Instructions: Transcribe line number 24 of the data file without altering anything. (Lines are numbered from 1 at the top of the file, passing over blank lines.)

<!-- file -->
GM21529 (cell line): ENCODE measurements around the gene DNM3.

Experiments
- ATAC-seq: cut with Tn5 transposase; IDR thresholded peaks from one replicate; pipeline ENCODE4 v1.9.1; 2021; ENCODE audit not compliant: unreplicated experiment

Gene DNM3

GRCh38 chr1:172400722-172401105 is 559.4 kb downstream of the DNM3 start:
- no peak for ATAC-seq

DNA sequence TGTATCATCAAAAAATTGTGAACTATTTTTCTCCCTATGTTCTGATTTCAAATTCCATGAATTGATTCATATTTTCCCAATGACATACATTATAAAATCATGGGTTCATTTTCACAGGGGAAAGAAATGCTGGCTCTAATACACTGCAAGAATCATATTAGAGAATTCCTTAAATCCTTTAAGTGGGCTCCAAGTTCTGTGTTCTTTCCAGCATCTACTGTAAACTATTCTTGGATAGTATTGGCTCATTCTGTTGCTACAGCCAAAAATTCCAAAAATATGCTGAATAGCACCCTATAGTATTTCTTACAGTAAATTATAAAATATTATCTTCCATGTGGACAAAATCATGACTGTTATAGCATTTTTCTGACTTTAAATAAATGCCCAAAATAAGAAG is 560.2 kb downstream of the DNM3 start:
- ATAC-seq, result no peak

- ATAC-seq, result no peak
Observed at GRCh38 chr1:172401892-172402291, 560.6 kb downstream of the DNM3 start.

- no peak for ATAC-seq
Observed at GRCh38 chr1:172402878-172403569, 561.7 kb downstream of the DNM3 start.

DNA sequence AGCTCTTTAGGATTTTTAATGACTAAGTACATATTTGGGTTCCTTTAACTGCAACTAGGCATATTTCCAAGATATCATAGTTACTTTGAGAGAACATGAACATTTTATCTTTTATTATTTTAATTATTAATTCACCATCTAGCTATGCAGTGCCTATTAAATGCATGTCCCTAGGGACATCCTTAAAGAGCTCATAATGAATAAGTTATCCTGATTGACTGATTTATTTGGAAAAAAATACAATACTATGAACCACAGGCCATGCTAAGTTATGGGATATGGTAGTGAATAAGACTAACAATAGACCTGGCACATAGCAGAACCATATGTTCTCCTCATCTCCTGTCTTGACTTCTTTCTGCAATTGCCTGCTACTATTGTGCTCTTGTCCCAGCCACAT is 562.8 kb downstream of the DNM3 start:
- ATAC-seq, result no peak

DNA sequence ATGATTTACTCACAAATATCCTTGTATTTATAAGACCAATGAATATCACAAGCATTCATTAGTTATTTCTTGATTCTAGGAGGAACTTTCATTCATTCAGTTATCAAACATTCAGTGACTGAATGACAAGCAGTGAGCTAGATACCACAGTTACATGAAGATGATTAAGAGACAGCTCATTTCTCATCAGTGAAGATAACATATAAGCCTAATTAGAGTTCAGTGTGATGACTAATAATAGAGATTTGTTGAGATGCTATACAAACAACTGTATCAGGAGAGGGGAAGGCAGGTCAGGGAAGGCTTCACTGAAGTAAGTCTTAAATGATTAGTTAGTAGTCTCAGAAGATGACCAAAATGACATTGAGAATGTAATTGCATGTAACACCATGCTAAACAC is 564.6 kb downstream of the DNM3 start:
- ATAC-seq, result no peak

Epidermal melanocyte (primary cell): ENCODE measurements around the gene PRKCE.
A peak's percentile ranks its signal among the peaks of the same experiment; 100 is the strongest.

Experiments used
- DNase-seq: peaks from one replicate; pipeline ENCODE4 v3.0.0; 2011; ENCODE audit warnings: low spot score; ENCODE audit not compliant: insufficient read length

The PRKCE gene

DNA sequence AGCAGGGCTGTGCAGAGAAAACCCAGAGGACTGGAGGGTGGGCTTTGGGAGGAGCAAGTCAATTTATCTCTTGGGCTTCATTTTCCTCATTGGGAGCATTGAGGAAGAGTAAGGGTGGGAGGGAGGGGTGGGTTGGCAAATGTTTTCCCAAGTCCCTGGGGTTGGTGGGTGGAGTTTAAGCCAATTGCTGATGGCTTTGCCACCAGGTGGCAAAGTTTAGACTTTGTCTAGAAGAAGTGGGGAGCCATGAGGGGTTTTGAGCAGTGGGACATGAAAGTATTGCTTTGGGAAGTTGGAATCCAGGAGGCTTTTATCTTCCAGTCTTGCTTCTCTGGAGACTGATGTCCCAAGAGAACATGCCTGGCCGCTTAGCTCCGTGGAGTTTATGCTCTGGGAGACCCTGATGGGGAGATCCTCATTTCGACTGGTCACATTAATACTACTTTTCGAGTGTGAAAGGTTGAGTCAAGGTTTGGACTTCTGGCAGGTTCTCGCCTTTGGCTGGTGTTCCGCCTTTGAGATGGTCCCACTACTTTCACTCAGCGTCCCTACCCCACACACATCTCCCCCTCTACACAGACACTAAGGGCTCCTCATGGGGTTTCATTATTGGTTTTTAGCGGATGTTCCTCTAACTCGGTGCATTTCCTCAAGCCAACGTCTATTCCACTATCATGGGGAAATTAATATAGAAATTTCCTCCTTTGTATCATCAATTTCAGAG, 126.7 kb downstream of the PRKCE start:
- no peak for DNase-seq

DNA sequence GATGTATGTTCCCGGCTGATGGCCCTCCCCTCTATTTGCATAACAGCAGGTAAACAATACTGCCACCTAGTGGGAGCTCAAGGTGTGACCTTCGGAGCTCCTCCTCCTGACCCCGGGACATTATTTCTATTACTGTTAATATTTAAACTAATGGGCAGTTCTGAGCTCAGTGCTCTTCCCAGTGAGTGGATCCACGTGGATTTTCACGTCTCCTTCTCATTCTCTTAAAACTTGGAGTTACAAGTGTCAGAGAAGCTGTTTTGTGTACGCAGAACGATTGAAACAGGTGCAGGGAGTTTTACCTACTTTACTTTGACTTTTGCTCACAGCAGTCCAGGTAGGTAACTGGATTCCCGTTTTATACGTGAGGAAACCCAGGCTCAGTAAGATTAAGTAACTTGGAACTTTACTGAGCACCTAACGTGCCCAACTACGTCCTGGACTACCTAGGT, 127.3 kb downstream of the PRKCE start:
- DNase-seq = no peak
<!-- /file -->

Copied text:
DNA sequence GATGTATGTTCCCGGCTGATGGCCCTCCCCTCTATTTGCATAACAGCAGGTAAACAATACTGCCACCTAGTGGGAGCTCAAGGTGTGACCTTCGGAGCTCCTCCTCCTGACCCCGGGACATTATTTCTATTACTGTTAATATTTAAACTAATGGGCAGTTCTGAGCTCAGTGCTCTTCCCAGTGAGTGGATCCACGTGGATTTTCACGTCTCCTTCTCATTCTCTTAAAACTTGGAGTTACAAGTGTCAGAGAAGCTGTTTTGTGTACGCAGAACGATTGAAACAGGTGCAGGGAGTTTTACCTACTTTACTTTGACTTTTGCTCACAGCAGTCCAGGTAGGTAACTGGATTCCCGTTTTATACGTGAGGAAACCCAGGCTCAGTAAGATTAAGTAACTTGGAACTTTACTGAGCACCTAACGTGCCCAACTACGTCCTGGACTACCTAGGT, 127.3 kb downstream of the PRKCE start: